An obvious point to make, though nevertheless an important one, is the fact that the use of drugs is illegal and that in itself is very much a risk to you and those around you. As mentioned, it certainly doesn’t stop a lot of students using, but it is a point that should be taken with great consideration.
There are also the less obvious risks involved, those that may not have such a drastic impact on your health but can still very much effect your life at university. There’s doing things you might regret whilst under the influence, dealing with housemates or close friends who get so intoxicated they make themselves ill, and of course, missing classes because you’re too hungover, resulting in you falling behind with your studies. Though these less obvious risks may seem insignificant at first glance, they can eventually snowball into circumstances that can have a negative effect on you.
All in all, it’s not uncommon to come across drink and drugs during your time at university, and it’s all too tempting to join in. That said, informing yourself of the risks involved may help you to better understand your own limits and help you to decide what you personally can and can’t deal with.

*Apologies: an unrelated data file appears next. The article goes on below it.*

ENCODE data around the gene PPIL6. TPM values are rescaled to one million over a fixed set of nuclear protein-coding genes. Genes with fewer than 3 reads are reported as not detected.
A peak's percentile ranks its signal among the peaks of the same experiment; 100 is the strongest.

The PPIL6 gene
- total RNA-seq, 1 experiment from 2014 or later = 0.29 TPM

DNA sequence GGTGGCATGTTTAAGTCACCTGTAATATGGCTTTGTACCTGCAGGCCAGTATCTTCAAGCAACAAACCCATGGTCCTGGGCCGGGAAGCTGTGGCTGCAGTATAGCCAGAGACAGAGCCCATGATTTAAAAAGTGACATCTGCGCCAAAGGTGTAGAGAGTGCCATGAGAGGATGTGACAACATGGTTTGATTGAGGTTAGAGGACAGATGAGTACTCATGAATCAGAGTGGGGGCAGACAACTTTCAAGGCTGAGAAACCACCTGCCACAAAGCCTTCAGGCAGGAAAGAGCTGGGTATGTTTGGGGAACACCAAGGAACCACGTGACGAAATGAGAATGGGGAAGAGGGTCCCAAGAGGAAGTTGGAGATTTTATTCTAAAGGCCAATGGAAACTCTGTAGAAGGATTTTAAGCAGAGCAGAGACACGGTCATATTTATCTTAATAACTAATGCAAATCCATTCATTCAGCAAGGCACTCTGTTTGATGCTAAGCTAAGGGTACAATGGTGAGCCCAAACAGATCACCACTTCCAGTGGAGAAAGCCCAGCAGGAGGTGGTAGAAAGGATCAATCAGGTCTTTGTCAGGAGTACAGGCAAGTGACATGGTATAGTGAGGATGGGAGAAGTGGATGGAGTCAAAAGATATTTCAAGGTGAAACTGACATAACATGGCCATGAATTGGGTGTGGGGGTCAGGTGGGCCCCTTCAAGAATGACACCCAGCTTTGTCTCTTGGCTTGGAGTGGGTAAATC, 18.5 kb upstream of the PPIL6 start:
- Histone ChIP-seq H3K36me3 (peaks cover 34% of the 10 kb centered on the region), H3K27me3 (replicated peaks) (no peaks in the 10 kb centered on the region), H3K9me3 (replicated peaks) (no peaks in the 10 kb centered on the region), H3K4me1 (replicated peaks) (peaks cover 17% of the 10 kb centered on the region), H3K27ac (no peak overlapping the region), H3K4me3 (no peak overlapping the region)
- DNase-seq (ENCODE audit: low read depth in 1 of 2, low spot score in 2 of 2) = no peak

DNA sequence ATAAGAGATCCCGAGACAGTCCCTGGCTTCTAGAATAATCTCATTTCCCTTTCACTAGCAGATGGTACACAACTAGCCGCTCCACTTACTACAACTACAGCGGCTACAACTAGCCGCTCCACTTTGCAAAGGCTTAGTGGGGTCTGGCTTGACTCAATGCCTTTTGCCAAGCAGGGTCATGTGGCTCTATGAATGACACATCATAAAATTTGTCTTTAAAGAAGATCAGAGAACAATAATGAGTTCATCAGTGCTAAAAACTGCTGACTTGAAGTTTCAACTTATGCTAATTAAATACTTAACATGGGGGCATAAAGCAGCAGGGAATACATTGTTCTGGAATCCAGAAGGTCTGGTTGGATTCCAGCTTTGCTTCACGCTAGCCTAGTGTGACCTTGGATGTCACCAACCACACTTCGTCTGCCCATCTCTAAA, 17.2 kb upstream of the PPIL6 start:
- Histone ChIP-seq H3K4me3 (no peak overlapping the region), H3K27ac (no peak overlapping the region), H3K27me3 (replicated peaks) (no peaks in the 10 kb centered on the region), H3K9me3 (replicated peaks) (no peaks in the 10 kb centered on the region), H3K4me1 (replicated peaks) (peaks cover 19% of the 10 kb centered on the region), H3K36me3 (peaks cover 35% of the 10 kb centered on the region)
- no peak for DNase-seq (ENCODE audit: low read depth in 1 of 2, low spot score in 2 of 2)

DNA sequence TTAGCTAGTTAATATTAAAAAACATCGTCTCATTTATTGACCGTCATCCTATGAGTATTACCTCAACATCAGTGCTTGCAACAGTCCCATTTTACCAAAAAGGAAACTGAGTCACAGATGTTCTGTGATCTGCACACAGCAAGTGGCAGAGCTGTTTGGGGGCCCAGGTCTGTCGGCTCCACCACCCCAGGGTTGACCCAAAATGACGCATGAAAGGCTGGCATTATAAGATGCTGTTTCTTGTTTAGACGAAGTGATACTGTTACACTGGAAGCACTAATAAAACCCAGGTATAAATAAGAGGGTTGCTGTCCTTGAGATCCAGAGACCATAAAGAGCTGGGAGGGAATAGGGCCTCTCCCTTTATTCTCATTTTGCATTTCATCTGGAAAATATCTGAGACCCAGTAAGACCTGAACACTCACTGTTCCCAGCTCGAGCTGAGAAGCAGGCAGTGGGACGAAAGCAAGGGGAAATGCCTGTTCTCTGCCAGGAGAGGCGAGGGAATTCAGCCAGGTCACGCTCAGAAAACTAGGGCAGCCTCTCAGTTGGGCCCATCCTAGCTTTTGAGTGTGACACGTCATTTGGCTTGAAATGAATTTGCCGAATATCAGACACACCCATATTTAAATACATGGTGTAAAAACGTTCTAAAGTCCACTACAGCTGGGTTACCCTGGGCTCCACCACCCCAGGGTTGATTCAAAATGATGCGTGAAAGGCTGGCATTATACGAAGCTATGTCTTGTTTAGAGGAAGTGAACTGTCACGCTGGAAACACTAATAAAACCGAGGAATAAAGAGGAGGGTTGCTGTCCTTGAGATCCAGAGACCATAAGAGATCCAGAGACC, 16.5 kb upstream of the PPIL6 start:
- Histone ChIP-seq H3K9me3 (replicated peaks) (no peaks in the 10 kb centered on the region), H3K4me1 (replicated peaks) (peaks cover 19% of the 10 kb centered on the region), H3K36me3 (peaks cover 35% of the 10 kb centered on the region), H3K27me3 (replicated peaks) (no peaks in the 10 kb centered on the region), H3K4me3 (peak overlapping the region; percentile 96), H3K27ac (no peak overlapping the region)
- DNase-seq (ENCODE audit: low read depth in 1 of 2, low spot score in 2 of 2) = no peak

What if you don’t want to get involved?
For many new students, the glorification of drink and drugs on campus tends to be one of the biggest concerns about going to university in the first place, and understandably so. Though it is considered normal for new students to party their way through Freshers’ Week, and no one really bats an eyelid at students drinking on a weekday afternoon – that aspect of student life certainly isn’t for everyone, and it can actually put new students off the idea of furthering their education.
Truth be told, there can be an overwhelming pressure to partake just to fit in. However, you can say no. You have every right to refuse something that you do not want, or that makes you uncomfortable. Those who pressure you into it are certainly not the type of people you want to associate yourself with for the next three years at university. Real friends will be understanding.
As well, there is so much more to student life than drink and drugs. Although night life plays a big part in the social side of student life, you will find a plethora of other activities to do if you don’t drink or feel uncomfortable about drugs. Instead, you can join a club or society that appeals to your interests, enjoy two for one cinema nights (or, if you prefer to stay in, order a takeout and watch a movie with your flatmates!), take up a new hobby, take weekend trips – the list is endless.
There’s no denying that the drink and drugs culture at university is fairly common, but remember, drinking and partying is certainly not the be all and end all of being a student. If it isn’t your scene, don’t feel pressured into it. You certainly shouldn’t allow it to put you off furthering your education, because your university experience is individual to you, and it can be exactly how you make it.